In situations where opposing litigants do battle in part by swamping each other with thousands of pages of extraneous discovery, a consulting expert, with assistance from forensic technology professionals, can expeditiously identify the most relevant documents, often without the laborious work of first having a team of junior lawyers and paralegals read and categorize every single document. A good consulting expert knows what type of documents are going to yield useful information.
As an example, say a client believes that someone has been misappropriating money from the company. An individual in the finance department has found some irregularities that suggest a fraudulent act may have occurred. The “whistleblower” submits information through the company’s hotline and the company subsequently retains outside counsel to investigate. Your first thought may be to do a widespread and time-consuming analysis. However, that can hamper the ability to quickly identify relevant documents (financial, email and other) and may not uncover well-disguised fraud. Instead, you could leverage a consulting expert with specialized knowledge of forensic procedures and processes that will yield a rapid, more accurate picture of the facts and circumstances. A consulting expert can identify if funds have gone missing or if someone is simply using unorthodox accounting methods and all assets can be accounted for. If funds are being misappropriated, the consulting expert can help counsel develop a strategy to explain the potential fraud in a less technical, easy-to-understand, manner.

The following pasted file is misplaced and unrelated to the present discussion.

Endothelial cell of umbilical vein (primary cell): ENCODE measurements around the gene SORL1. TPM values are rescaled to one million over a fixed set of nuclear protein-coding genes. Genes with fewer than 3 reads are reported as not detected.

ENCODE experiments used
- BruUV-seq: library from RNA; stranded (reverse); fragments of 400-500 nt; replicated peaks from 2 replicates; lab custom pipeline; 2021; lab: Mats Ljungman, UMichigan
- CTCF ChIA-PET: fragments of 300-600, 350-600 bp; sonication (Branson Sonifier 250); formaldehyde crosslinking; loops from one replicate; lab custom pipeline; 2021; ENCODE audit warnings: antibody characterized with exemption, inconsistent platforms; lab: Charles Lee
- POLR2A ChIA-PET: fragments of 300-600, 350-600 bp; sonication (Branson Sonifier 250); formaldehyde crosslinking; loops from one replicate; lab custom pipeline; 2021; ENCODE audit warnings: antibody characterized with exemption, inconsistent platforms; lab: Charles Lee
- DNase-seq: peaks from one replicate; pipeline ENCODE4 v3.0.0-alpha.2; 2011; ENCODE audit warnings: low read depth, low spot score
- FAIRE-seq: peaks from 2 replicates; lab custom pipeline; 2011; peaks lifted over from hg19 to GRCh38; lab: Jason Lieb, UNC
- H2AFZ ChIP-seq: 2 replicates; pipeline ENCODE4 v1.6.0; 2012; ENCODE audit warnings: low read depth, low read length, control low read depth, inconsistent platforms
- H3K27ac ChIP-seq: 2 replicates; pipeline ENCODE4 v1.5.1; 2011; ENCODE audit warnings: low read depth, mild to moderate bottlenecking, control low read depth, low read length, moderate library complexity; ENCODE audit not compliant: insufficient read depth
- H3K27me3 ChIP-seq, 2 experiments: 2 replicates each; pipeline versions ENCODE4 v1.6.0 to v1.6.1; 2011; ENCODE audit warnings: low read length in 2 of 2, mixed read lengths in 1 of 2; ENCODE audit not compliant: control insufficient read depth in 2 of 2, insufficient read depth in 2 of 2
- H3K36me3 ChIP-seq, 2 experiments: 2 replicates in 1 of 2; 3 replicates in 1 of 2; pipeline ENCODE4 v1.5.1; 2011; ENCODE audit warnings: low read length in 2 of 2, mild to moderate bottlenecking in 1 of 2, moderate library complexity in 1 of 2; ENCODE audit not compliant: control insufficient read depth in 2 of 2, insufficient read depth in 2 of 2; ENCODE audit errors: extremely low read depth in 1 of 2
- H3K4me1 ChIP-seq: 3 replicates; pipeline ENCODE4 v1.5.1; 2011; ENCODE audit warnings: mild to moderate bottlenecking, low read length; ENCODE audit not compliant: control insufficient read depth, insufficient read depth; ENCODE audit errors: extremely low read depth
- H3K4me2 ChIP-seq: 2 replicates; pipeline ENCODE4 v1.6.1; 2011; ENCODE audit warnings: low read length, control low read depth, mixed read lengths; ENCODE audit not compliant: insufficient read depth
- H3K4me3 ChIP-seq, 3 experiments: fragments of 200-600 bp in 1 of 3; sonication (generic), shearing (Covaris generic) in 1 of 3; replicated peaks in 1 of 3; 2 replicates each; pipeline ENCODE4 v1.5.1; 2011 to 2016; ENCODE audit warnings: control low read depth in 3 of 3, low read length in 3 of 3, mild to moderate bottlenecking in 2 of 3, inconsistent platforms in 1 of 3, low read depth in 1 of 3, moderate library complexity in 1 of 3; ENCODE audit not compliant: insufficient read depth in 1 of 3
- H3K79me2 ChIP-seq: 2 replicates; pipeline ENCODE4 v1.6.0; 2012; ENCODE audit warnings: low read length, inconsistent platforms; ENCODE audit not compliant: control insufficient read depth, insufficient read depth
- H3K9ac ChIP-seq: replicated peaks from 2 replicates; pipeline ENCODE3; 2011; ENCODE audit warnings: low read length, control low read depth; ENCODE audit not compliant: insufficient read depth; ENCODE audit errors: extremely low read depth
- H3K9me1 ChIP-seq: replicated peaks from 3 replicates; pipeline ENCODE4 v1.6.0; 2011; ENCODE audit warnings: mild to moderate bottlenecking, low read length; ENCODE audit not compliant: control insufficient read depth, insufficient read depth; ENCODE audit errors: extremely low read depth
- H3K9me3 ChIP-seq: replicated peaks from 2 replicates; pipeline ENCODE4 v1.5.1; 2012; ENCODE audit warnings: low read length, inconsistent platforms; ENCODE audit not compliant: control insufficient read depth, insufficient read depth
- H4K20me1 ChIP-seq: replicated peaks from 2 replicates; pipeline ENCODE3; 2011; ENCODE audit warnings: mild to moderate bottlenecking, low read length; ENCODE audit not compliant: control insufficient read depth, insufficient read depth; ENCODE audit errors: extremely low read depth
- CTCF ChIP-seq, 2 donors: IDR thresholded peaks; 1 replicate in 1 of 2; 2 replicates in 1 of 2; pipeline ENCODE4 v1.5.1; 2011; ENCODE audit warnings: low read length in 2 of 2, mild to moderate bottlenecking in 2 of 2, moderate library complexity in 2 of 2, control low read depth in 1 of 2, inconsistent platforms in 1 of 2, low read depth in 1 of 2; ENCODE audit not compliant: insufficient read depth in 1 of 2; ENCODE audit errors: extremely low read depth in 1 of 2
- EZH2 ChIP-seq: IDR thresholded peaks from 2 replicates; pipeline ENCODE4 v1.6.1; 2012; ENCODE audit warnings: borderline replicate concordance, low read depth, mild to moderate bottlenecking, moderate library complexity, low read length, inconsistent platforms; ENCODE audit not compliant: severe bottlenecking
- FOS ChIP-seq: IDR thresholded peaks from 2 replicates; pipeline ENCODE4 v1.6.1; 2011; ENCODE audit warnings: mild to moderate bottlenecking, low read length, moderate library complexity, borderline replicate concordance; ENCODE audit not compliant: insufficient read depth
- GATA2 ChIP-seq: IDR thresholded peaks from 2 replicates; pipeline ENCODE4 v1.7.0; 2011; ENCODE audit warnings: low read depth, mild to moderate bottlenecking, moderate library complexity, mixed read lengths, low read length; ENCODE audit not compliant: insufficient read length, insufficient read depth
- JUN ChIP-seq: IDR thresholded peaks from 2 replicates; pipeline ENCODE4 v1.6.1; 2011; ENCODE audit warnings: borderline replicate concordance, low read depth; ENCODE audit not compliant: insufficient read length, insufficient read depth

Lastly, a consulting expert can play an important role when it comes to your testifying expert. The consulting expert can take the first crack by investigating several avenues to help determine which items are relevant to the trial strategy, and which information is irrelevant and may only serve to confuse the facts at hand. The consultant can then help the testifying expert to focus and clarify her report and testimony by introducing only those elements and items that are most relevant to the case and provide clarity to the key points at issue.
Without a deep understanding of the accounting and financial facts at play in a case, a team of attorneys can find themselves chasing their own tails through some of the financial nuances of discovery, interviews, document review and deposition testimony. A good consulting expert can help litigators avoid costly blind alleys that don’t yield useful information, and keep the case focused on the most viable and valuable issues.
1. Sarbanes-Oxley Act, section 302: Corporate Responsibility for Financial Reports.